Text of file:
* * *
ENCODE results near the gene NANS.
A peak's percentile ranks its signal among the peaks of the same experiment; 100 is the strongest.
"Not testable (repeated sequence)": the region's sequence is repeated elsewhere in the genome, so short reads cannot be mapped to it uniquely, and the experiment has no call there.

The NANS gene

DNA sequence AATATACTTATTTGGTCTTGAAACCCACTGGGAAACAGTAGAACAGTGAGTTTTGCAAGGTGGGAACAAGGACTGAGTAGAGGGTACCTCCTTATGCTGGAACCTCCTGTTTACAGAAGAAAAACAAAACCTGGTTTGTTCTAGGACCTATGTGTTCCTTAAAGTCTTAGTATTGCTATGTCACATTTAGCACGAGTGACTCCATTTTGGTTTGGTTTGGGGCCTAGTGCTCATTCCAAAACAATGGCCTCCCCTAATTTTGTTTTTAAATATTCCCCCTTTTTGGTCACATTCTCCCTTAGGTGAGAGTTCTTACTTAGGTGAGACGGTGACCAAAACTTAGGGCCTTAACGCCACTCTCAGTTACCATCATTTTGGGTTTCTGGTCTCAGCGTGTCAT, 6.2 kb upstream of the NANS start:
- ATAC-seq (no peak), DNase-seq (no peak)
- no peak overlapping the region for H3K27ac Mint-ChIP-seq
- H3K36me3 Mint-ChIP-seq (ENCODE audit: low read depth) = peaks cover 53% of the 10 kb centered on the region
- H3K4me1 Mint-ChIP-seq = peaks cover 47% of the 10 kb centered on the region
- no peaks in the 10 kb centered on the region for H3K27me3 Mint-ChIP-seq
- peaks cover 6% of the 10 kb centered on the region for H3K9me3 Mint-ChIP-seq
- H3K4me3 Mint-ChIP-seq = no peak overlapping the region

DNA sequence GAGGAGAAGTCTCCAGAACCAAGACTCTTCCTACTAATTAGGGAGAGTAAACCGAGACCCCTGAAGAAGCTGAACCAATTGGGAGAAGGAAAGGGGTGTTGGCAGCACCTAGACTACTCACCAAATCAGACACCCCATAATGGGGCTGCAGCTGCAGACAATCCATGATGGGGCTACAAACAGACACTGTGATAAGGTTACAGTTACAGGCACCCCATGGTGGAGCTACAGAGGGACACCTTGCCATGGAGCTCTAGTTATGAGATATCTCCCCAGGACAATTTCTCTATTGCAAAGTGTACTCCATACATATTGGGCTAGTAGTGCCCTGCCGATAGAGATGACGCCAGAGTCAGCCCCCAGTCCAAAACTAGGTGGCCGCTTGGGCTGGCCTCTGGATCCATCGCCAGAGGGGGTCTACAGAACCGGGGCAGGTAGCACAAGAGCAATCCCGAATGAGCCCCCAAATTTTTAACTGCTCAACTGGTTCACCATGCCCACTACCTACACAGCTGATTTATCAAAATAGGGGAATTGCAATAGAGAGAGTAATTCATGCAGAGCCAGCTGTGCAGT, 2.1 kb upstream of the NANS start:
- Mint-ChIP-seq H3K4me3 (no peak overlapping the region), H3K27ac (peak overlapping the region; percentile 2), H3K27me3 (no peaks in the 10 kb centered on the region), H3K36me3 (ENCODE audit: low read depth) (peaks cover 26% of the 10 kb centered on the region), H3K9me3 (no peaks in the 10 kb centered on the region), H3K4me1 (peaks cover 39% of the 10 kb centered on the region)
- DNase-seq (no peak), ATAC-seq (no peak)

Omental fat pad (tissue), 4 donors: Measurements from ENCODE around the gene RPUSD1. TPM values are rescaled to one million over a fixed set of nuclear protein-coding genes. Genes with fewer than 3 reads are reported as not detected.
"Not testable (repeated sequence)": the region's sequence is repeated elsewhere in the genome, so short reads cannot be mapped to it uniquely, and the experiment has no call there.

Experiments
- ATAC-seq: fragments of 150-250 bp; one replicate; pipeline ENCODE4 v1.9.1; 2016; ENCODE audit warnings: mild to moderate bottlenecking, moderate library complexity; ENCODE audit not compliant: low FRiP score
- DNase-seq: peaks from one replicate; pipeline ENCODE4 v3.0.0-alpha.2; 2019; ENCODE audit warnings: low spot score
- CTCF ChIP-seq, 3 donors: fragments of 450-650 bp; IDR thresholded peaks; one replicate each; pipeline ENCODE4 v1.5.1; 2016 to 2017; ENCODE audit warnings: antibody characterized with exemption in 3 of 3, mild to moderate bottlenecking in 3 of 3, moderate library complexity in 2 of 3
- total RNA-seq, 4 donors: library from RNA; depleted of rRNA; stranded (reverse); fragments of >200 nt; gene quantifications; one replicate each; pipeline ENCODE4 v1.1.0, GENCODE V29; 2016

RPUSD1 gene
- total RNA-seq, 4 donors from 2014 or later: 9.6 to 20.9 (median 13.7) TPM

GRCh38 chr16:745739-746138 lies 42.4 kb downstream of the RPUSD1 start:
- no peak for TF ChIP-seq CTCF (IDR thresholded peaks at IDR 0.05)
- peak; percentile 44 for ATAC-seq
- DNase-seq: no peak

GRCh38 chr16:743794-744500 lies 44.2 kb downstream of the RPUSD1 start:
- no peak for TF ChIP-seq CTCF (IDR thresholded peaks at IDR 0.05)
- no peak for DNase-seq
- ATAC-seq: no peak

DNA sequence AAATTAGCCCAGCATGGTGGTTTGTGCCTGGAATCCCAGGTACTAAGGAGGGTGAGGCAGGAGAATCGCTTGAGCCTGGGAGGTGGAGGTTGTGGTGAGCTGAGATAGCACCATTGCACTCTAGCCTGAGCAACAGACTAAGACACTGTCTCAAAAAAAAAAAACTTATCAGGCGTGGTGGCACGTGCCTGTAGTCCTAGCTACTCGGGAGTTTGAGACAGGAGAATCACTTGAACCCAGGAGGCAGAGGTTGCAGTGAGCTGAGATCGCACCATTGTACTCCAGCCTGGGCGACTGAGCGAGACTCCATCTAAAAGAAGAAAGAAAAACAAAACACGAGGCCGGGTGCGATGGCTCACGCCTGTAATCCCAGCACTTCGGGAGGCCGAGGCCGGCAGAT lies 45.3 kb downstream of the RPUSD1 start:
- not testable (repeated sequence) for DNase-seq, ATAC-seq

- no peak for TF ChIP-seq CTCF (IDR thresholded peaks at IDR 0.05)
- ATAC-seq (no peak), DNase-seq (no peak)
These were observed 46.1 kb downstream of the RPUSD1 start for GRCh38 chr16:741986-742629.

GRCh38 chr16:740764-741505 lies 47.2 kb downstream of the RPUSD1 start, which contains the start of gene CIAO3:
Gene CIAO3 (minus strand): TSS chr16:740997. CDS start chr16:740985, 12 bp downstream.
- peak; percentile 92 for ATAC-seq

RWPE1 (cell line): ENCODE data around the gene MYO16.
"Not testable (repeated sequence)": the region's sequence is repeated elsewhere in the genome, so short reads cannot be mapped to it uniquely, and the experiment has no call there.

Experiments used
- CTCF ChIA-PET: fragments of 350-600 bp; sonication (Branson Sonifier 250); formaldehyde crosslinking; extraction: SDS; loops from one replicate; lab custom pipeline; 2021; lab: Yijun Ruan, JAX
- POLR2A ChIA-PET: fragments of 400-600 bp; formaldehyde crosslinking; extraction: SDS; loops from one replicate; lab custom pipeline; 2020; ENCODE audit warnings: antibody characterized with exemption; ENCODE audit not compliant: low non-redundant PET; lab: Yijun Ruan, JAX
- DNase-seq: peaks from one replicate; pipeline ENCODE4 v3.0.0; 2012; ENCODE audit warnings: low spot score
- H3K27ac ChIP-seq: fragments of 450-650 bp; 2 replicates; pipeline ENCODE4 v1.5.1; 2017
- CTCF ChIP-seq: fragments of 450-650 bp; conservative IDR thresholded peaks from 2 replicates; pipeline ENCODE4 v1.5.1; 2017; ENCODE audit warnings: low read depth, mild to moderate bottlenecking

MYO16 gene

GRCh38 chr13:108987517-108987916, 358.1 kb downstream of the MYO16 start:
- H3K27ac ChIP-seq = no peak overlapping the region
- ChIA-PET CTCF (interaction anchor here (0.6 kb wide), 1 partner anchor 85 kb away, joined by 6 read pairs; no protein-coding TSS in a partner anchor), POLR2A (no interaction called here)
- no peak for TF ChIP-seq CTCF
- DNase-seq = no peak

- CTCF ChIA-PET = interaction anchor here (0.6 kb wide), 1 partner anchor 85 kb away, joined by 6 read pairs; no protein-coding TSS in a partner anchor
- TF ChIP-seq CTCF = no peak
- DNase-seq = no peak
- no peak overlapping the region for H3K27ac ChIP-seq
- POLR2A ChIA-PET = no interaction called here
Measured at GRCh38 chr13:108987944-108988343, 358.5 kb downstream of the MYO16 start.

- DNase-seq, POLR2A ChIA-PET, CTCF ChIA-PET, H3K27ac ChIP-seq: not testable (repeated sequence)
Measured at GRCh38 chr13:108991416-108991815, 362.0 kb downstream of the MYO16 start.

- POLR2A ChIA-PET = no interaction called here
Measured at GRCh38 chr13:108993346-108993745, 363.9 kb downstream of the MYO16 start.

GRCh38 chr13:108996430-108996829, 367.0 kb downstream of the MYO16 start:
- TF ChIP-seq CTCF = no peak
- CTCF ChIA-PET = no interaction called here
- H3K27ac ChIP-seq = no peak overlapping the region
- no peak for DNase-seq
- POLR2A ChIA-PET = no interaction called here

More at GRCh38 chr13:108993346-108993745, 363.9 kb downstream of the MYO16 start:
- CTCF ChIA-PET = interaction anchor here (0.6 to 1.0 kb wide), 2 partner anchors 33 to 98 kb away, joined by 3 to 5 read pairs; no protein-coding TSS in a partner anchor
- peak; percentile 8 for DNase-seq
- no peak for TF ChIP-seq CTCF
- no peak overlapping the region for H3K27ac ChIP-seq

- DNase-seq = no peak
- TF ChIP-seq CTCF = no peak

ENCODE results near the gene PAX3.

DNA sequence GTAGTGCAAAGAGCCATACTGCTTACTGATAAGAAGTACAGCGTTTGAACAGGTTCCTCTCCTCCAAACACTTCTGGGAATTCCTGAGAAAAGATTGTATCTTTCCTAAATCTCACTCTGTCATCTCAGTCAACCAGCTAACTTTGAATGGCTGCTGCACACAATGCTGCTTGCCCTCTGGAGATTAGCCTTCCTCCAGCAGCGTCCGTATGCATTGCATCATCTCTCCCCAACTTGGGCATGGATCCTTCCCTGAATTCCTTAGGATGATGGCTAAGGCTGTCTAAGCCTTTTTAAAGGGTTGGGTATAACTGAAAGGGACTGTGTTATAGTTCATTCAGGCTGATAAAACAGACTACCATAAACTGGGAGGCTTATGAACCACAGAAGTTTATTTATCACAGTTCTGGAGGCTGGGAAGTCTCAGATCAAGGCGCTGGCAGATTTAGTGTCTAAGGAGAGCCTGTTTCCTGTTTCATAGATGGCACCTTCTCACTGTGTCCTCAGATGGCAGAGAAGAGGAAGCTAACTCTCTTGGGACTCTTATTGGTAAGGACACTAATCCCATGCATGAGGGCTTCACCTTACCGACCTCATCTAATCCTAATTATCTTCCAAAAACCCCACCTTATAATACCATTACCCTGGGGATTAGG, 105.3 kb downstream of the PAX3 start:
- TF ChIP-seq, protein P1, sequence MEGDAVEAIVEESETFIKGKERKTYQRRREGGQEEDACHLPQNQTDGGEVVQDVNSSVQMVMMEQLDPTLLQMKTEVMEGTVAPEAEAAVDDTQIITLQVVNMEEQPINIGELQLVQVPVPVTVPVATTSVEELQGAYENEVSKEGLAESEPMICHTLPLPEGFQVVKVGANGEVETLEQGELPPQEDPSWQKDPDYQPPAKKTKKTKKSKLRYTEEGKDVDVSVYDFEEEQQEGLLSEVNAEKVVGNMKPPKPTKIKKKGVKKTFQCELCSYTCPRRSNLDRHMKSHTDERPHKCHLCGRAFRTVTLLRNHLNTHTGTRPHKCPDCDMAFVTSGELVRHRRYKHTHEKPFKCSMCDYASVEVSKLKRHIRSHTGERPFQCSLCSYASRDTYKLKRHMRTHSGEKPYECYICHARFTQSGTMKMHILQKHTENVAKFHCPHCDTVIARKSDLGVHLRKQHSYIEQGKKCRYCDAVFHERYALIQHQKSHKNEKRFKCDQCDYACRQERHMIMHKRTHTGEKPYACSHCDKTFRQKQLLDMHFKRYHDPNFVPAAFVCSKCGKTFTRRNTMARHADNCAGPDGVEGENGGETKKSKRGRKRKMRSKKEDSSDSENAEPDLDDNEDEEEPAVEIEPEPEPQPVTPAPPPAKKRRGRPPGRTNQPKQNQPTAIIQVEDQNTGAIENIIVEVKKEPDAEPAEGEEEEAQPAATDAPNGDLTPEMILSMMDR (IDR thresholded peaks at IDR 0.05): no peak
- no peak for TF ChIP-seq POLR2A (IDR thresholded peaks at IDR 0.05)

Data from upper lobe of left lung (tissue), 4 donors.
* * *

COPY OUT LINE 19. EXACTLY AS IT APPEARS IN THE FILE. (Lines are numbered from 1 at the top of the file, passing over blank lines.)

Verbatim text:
- ATAC-seq: fragments of 150-250 bp; one replicate; pipeline ENCODE4 v1.9.1; 2016; ENCODE audit warnings: mild to moderate bottlenecking, moderate library complexity; ENCODE audit not compliant: low FRiP score